by Jonathan Oggero
Breast cancer is a prevalent topic in today’s culture, having taken the lives of many women and even men in our community, country and world in the last decade.
Not only is this terrible illness the most common cancer among women in the United States, it is also one of the leading causes of death.
Assistant to the Athletic Director Madelyn Garza is currently undergoing the later process of breast cancer treatment.
On July 15, 2010, Garza was diagnosed with a non-aggressive form of breast cancer.
Just like every women is different, every form of breast cancer is different.
“Fortunately, my cancer was slow growing,” Garza said.
Thankfully, that gave the doctors more time to determine the treatment she needed.
After the diagnosis, Garza became a part of the Texas Oncology research team headed by Dr. Frankie Holmes.
The treatment method used on patients that were a part of this team was use of estrogen blockers rather than chemotherapy. Garza was the ideal patient for this program because her type of cancer grew as a result of estrogen production.
This treatment required only a daily medicine and a shot every month.
The goal of this treatment is to shrink the cancer prior to the mastectomy, which is the removal of one or both breasts.
Garza underwent her mastectomy on December 6, 2010.
From January to April 2011, she was treated with chemotherapy.
The next stage in cancer recovery is radiation, which she underwent from March to July 1.
This brings Garza’s inspiring recovery story to where it is now.
Currently she is back on estrogen blockers and has to attend a check-up every three months.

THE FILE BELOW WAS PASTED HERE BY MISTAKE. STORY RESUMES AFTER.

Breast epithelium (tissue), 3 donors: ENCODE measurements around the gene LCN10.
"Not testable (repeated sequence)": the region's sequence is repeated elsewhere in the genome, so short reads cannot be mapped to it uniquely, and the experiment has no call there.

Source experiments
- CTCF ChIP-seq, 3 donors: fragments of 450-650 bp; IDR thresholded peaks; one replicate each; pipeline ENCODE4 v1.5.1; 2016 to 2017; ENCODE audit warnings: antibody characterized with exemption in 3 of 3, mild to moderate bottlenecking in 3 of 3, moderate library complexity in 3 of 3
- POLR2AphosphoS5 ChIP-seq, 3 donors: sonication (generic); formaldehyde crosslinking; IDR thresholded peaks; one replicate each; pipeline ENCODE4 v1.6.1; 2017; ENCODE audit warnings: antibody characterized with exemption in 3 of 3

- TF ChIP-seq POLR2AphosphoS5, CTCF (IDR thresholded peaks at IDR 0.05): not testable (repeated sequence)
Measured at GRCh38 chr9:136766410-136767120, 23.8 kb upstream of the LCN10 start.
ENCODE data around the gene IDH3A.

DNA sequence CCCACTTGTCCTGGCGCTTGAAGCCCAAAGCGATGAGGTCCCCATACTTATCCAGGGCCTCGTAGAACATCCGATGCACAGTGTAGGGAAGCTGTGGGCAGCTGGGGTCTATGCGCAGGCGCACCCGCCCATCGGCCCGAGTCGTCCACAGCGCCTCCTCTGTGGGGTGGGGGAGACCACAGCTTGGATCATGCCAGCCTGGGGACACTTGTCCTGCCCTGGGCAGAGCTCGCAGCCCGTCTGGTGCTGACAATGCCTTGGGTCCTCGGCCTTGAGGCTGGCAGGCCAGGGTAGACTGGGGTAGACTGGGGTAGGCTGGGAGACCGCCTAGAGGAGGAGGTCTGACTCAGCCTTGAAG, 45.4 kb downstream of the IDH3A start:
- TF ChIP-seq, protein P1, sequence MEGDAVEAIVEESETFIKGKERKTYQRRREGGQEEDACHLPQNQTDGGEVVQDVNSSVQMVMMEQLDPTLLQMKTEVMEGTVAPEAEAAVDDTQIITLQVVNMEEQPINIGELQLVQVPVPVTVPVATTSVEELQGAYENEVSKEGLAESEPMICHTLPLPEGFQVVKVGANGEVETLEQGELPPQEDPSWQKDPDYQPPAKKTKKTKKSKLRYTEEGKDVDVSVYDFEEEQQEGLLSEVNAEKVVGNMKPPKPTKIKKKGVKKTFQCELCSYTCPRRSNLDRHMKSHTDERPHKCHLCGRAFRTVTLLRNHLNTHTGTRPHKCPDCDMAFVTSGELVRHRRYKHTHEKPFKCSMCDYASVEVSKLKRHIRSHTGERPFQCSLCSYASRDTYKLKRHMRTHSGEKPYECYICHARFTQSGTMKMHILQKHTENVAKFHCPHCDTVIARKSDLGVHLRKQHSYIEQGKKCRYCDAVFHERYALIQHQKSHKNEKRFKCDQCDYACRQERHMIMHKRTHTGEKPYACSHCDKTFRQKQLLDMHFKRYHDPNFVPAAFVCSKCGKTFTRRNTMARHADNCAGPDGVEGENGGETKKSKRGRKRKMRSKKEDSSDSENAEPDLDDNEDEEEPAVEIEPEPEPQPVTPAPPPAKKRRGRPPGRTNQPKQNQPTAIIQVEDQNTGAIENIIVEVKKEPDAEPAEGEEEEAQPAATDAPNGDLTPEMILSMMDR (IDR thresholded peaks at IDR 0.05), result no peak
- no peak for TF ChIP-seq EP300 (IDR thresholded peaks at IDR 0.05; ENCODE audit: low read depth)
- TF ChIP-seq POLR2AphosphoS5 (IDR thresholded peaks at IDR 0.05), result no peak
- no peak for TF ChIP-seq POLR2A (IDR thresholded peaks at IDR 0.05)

She attributes her health and safe recovery to one thing, her faith in God throughout the entire ordeal.
“Having faith and prayer is the main solution,” Garza said. “Leaving everything in God’s hands got me through it all.”
Garza, however, is only one example of the strength it takes to overcome adversity.
In November 2005, Assistant Principal Chris Westman was diagnosed with breast cancer.
Unfortunately, the cancer was approximately two and a half inches long, so chemotherapy began in the next month, right before Christmas.
In June 2006, she underwent a partial mastectomy, and after attending check-ups every three and six months, Westman is currently going to the doctor annually.
“I attribute my recovery to the prayer and support of my family, friends and the St. Thomas community,” Westman said. “Healthy living such as eating right and exercising also has helped.”
Even during six months of chemotherapy Westman missed minimal days of work.
“Everyone experiences some type of adversity,” Westman said. “It’s not what happens to us; it’s how we deal with it.”